The old tent is now leaking. We plan to replace it for next season with a wooden cabin. The first job is to prepare a concrete base and lay pipes for water and drainage – see the photos below.
In the meantime the weather has been very hot and we have hardly seen any pilgrims at all. However two ladies stopped today for Morning Prayer- with the noise of the digger at work outside the tent!
The Camino is fairly quiet at the moment, but Clare writes about some rather special visitors who stopped by during her stay:
12 August: When I first looked over at the tent I saw a woman and a teenage girl. However, soon afterwards several other people arrived and I eventually realised that they were a couple with their seven children, ranging in age from mid-teens to an infant who was being carried. They came from the north of France and were a most delightful and very friendly family, clearly very happy together and all helping to get their snacks unpacked and sorted out. In conversation I learned that the couple have been doing the Camino each year in stages, and that their most recent walking session had taken place at Easter time last year, when the mother had been several months pregnant with their youngest child! In fact, the two youngest ones were still having to be carried in specially adapted rucksacks! After a most enjoyable conversation they eventually began to pack up their things, and then, when they were ready to set off, they invited me to pray with them – quite a reversal of our usual role here! I gladly accepted and discovered that they regularly pray together and that they had a little booklet containing prayers for pilgrims. They take it in turn to lead the prayers, and today it was the turn of one of the daughters, aged around 10 or 11. I found this to be a most moving and inspiring experience, and I felt very privileged to have shared with them. Three of the daughters wrote in our visitors’ book, indicating that the family had greatly appreciated their visit.
13 August: Another group of 7 arrived today, two of whom were registered blind. I was very struck by the way in which the other members of the group cared for the two blind members, both of whom were clearly enjoying and appreciating their pilgrimage. It turned out that one member of the group has particular expertise in working with blind people, and he regularly organises walking expeditions which include blind members. Once again, I was left feeling that I had been very privileged to have spent time with this group.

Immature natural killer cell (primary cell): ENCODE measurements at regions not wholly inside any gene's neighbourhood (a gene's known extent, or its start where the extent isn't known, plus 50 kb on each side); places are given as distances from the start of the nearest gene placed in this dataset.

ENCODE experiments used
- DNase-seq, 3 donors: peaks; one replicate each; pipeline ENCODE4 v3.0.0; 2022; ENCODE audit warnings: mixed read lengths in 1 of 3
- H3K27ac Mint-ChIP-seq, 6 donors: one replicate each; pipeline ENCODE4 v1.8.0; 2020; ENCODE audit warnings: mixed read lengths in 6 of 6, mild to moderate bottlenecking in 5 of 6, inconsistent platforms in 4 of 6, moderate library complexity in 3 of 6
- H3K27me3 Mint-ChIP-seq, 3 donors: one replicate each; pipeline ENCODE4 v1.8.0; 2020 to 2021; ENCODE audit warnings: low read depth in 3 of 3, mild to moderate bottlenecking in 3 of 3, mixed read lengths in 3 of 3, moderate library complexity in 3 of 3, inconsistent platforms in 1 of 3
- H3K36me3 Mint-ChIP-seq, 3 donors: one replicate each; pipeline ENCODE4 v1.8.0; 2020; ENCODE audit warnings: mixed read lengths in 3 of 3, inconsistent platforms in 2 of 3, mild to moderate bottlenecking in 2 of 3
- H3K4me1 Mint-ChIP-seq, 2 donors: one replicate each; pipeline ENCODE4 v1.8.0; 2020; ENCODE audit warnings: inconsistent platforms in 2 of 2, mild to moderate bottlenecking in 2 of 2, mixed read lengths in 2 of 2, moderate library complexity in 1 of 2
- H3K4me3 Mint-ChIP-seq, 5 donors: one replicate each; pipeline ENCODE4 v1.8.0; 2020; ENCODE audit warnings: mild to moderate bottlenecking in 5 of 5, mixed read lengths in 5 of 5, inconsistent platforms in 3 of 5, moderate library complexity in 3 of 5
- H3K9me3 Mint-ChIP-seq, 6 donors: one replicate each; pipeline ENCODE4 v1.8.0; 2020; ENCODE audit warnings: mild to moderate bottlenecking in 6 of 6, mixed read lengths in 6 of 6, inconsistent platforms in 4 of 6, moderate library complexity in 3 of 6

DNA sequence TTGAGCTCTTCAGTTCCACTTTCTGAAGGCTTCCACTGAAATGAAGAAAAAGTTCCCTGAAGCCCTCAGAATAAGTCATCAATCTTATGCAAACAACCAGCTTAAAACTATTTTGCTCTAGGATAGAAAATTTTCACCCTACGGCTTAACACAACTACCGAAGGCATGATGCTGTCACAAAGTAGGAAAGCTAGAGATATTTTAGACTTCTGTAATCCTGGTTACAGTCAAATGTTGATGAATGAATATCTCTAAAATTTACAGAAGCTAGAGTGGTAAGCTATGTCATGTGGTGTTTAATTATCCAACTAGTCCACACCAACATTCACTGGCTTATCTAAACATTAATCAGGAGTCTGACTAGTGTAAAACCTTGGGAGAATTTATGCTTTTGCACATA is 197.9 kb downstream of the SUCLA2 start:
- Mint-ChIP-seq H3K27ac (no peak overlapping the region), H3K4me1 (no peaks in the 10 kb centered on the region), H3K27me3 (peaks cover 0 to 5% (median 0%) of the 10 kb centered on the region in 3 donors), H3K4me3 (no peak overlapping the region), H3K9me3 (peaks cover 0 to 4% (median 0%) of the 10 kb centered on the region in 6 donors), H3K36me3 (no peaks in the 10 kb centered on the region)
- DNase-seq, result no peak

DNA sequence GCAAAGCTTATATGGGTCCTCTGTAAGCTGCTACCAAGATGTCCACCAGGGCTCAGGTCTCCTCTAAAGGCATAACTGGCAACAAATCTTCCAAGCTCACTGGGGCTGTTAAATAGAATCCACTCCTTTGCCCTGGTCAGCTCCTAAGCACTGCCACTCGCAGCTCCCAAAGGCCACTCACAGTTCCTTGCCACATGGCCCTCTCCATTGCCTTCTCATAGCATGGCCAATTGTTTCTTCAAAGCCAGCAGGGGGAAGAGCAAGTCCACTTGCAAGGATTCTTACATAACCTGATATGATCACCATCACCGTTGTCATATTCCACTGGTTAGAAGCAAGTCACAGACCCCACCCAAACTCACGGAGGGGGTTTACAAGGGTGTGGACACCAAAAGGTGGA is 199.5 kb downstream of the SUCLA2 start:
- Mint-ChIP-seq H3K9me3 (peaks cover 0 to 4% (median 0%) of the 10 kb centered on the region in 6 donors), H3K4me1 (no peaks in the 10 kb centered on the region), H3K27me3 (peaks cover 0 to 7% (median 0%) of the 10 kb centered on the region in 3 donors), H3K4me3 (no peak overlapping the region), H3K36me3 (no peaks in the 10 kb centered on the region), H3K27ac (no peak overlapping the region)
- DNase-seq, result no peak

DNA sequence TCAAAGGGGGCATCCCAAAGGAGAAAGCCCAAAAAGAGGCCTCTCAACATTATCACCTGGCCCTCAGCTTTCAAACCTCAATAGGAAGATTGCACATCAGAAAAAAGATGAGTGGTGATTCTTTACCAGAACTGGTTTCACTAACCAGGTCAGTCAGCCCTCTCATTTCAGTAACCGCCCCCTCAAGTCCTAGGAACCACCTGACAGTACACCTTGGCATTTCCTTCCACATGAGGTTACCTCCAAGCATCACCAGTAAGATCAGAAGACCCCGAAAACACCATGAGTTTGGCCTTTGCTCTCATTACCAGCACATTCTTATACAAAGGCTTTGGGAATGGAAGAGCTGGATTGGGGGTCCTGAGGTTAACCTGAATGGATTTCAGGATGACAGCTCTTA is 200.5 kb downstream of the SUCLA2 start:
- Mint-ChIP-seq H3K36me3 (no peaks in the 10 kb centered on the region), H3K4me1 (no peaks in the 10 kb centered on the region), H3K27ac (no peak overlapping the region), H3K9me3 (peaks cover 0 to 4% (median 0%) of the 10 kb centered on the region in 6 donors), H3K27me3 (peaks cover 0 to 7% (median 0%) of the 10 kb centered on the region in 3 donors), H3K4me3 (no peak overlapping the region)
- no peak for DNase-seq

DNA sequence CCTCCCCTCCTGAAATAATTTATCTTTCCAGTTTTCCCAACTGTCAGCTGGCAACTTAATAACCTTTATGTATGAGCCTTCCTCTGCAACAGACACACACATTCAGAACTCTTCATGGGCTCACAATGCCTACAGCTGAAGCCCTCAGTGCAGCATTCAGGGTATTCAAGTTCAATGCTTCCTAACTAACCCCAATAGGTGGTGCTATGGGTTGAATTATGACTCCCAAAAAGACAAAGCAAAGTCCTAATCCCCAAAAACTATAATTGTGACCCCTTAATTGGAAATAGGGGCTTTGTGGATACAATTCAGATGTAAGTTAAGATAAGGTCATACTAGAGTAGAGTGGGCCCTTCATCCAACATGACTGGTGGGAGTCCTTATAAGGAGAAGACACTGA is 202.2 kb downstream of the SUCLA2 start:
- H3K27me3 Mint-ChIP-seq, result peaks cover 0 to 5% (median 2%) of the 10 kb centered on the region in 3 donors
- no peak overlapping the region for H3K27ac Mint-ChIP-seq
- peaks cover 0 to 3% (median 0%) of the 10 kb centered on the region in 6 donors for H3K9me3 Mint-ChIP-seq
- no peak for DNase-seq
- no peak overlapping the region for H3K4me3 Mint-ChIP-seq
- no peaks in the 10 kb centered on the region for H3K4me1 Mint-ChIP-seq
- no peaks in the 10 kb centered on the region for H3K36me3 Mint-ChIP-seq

16 August: Two women – one North American and one Irish – came in for a brief visit, and, after looking around inside the tent, they came over and told me that they were delighted to find this place in which there is a clear sign of the spiritual aspect of the pilgrimage to Santiago, as they had been feeling that this aspect had been missing from several of the other places where they had stopped.
Unfortunately no one was here when Bernard and Jocelyn came by today. But they left a very gracious message as follows:
Bonjour. Nous étions justement en train de parler de l’aspect pécuniaire du chemin (le fait qu’il y ait nécessairement un aspect financier chez les accueillants) lorsque nous sommes tombés sur votre pancarte. Nous aurions simplement aimé échanger avec vous mais peu importe, nous vous remercions sincèrement pour votre générosité et votre « désintéressement » permettant de conserver l’esprit de Saint Jacques. Bernard et Jocelyn
Nine pilgrims, two French families, stopped for morning prayer this morning. They were all wearing green T-shirts, which colour I was told is a symbol of espérance (hope). This was their last day before returning home. Here they are – or at least eight of them:
In the afternoon two ladies from Austria, also on their last day, stopped for a drink: